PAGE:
I thought about getting a raspberry pi, relearning to program and creating a device for monitoring the temperature of the home brew. But I haven't got round to that (and we already own things which will do the job perfectly adequately.

I though about learning a musical instrument, but having never really had the notion before, found the idea a bit daunting. Also I didn't want to turn into one of those guitar strumming ministers who want to play in the praise band every week (shudders!).

I knew I didn't want to have a pile of reading to do. Yes, there are many classics I haven't read at all or since I was a child. But when my current job - student - pretty much entails reading all day, the last thing I want to do is read some more. And I love reading.

Then a couple of weeks ago, Spot suggested Snapshot Serengeti. Basically, there's 250 camera traps placed around the Serengeti, to monitor where prey and predators are and to see if prey will avoid good grazing where there is predators. Now, back in the days of film, the scientist would be getting 36 frames per camera. These days, maybe 300, 400, 500 per SD card?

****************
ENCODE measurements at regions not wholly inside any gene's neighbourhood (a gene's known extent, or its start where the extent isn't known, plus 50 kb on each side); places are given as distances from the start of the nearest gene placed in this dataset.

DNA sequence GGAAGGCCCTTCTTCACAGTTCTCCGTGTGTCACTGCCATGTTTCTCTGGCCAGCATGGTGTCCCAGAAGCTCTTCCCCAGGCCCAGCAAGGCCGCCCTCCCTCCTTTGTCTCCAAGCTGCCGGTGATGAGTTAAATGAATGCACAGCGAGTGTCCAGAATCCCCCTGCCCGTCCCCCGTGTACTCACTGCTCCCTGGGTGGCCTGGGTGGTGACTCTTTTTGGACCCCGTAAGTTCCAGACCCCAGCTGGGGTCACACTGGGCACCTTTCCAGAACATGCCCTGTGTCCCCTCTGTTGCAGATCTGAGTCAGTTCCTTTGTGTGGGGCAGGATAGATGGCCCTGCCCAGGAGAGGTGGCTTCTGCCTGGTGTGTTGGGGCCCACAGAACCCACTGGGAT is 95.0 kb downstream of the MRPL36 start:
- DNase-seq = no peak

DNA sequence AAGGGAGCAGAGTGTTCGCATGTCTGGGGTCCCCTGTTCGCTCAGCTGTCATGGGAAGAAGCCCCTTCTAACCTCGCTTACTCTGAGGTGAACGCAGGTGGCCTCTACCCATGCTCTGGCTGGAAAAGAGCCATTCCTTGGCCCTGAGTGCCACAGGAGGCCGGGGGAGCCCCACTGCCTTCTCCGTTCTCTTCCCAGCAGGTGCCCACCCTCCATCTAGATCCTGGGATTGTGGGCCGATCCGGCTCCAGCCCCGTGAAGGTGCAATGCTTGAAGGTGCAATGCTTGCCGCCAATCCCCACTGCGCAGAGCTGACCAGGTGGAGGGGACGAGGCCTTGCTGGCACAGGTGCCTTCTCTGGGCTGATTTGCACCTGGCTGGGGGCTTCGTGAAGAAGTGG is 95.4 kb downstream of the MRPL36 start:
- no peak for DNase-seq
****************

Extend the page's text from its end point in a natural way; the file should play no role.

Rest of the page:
So, the idea is the citizen scientist goes through the photos and, as best they can, identifies the animals present, how many there are and what they are doing. It's pretty straightforward to do and there's guides to help with the ID.

This will flag up the photos of interest for the researchers, freeing their time up to do just that, rather than sort through the 'grass moved' (i.e. nothing there) photos. From the citizen scientist's point-of-view, it's helping with important research and you might even identify a Dik Dik.

The project is part of a wider crowd sourced project, called Zooniverse. Its projects include transcribing ship logs and the Oxyrhynchus collection. So, why not have a look and see how you could contribute to important research, all from the comfort of your home.

Wednesday, 16 October 2013

Prayers in the Big Kirk

Today I had the privilege of leading mid-week prayers at the Big Kirk. This was the first time I'd lead any act of worship here nor have I lead this style before.